TaxProf Blog

Editor: Paul L. Caron, Dean
Pepperdine University School of Law

Wednesday, September 23, 2009

50 State Ranking of Median Real Estate Taxes Paid

The Tax Foundation has published New Census Data on Property Taxes on Homeowners, by Gerald Prante:

Rank

State

Median Tax

1

New Jersey

$6,320

2

Connecticut

$4,603

3

New Hampshire

$4,501

4

New York

$3,622

5

Rhode Island

$3,534

6

Massachusetts

$3,406

7

Illinois

$3,384

8

Vermont

$3,281

9

Wisconsin

$2,963

10

California

$2,829

41

Tennessee

$924

42

New Mexico

$843

43

Kentucky

$823

44

Oklahoma

$762

45

South Carolina

$678

46

Arkansas

$534

47

Mississippi

$468

48

West Virginia

$457

49

Alabama

$383

50

Louisiana

$188

Interestingly, the ten states with the highest median real estate taxes paid voted for Barack Obama in the 2008 presidential election, and nine of the ten states with the lowest median real estate taxes paid voted for John McCain (New Mexico voted for President Obama).

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Comments

Interesting--the antitax sentiment appears to be stronger in the lower-tax states--so it appears to be an anti-Federal income tax more than a generic antitax feeling at issue.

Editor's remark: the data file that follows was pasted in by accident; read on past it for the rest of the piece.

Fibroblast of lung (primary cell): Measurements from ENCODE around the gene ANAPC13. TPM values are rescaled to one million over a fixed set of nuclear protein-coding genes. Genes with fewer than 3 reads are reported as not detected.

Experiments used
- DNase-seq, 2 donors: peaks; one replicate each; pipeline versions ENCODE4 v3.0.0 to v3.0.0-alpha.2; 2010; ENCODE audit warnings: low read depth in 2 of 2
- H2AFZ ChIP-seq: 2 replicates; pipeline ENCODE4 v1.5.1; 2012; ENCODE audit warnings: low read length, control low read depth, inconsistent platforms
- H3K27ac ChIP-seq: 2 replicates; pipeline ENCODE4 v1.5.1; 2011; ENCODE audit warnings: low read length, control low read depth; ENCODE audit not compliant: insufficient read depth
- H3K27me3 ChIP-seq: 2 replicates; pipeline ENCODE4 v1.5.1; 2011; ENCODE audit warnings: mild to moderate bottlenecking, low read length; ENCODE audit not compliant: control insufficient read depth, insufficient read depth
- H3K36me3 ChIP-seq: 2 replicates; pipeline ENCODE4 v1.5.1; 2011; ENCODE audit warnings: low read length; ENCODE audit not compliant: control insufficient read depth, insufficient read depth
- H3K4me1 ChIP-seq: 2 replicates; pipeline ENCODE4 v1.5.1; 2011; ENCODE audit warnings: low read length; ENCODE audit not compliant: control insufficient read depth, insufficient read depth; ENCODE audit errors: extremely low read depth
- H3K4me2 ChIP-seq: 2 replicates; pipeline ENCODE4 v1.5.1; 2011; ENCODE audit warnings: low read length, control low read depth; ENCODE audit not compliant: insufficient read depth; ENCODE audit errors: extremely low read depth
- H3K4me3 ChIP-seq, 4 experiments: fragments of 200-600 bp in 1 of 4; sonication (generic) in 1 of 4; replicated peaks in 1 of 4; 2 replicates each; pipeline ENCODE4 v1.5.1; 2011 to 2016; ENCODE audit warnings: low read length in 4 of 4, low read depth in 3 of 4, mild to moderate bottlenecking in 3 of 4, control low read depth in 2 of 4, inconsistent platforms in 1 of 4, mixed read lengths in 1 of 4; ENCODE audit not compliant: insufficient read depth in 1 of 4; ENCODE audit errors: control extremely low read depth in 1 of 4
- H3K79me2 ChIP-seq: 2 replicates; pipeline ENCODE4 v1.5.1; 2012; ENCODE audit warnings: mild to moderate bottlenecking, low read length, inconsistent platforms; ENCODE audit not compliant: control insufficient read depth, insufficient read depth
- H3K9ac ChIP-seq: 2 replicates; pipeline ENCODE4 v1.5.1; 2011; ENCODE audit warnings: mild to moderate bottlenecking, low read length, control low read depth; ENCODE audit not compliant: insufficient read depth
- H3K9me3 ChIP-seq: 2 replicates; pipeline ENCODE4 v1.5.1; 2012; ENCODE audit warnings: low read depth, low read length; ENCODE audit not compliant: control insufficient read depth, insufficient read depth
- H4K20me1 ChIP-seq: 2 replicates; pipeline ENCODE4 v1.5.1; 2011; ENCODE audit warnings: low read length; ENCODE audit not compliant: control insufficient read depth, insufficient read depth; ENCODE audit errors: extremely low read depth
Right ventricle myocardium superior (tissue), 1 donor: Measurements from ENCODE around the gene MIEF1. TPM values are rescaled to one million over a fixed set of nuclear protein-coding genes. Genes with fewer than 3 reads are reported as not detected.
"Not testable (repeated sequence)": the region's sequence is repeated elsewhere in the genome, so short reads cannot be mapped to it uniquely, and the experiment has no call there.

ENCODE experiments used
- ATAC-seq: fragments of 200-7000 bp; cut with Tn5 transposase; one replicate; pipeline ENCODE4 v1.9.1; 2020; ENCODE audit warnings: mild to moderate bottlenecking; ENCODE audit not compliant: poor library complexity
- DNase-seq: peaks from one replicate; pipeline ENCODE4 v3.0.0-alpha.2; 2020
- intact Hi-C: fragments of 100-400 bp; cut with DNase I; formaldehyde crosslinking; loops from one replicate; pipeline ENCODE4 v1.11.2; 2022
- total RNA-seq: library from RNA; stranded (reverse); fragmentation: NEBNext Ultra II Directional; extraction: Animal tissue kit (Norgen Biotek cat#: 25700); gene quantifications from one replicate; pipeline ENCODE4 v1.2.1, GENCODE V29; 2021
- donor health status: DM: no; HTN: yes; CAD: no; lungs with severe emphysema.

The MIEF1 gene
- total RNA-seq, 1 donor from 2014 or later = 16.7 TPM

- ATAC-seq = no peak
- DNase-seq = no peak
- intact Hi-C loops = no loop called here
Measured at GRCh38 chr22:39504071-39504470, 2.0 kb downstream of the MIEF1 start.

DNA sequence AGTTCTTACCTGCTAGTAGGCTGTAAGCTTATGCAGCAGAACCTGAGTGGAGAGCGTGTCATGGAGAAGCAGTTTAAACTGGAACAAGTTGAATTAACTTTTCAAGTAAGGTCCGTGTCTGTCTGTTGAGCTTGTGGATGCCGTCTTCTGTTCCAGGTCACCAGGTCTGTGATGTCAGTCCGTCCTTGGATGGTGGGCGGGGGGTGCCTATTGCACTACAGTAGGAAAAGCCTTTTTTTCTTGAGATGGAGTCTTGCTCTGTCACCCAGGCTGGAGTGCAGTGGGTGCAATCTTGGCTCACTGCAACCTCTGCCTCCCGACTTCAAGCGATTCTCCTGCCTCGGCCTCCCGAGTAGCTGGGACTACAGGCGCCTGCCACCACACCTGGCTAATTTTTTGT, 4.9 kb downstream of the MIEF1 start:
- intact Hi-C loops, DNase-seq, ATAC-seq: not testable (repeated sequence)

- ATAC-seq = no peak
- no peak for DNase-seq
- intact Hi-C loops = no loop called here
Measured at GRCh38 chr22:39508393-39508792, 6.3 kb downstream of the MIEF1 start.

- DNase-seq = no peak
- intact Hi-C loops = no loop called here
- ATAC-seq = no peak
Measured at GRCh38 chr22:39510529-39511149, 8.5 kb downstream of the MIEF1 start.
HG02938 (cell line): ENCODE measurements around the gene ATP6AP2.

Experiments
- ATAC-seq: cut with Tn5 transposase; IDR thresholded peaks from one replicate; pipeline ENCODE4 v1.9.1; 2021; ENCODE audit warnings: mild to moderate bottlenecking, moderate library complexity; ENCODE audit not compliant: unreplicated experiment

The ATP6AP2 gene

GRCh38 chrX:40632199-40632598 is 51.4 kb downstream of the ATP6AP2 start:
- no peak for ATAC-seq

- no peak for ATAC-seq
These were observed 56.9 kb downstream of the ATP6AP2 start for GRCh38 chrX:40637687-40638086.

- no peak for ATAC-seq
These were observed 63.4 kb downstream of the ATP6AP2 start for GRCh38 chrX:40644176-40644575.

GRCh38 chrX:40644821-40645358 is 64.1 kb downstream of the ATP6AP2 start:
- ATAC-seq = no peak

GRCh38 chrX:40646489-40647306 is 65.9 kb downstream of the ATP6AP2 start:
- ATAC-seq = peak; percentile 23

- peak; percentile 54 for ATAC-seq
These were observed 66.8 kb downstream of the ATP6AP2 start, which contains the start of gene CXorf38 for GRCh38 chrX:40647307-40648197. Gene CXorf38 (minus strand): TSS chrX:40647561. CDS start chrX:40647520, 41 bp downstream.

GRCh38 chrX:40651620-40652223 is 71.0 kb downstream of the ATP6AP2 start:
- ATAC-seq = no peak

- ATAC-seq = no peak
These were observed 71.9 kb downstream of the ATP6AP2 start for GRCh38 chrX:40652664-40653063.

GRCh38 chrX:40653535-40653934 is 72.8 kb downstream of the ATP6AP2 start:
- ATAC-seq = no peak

Posted by: mike livingston | Sep 23, 2009 6:44:31 AM

I am skepitcal of these rankings since they do not show Texas and Florida as the highest. Something odd here.

Posted by: Gary Dicus | Sep 23, 2009 6:51:46 AM

Easy to explain Texas's absence. Property values in Texas are much lower than in the northeast. When that is taken into account, the study ranks Texas at #1:

"The top 10 states for median real estate taxes as a percentage of median home value are Texas (1.76%); New Jersey (1.74%); Nebraska (1.72%); Wisconsin (1.71%); New Hampshire (1.70%); Illinois (1.57%); Vermont (1.53%); Connecticut (1.50%); Michigan (1.45%); and North Dakota (1.41%)."

Posted by: Peter | Sep 23, 2009 9:25:37 AM

As president Obama indicated sunday, there's no agreement on what a tax is.

California has seen squabbles over whether a parcel tax on property is a fee for a specific service or a tax. (Prop 13 and Prop 215 provide different requirements for enacting "taxes" & "fees".) Also, California funds general government services and projects through bonds that are repaid by assessments on real property- not a tax, but pretty expensive.

I've always fantasized that all government fees, taxes, assessments, excises, etc. could be collected once a year by sending a bill to taxpayers. Instead of a 1000 cuts, each person is confronted by the totality of what they pay.

Posted by: guy in the veal calf office | Sep 23, 2009 10:04:03 AM

These numbers are very weird, I live in NY State and my real estate taxes are greater than $13,000.00 per year and I have a very modest 1700 Sq Ft 3 bedromm 2 bath home on 1/4 acre of land. I used toown a condo in North Miami Beach that was a 2 bedroom 2 bath unit and the taxes were over $9,000.00 per year.

Posted by: Martin Edwards | Sep 28, 2009 2:25:13 PM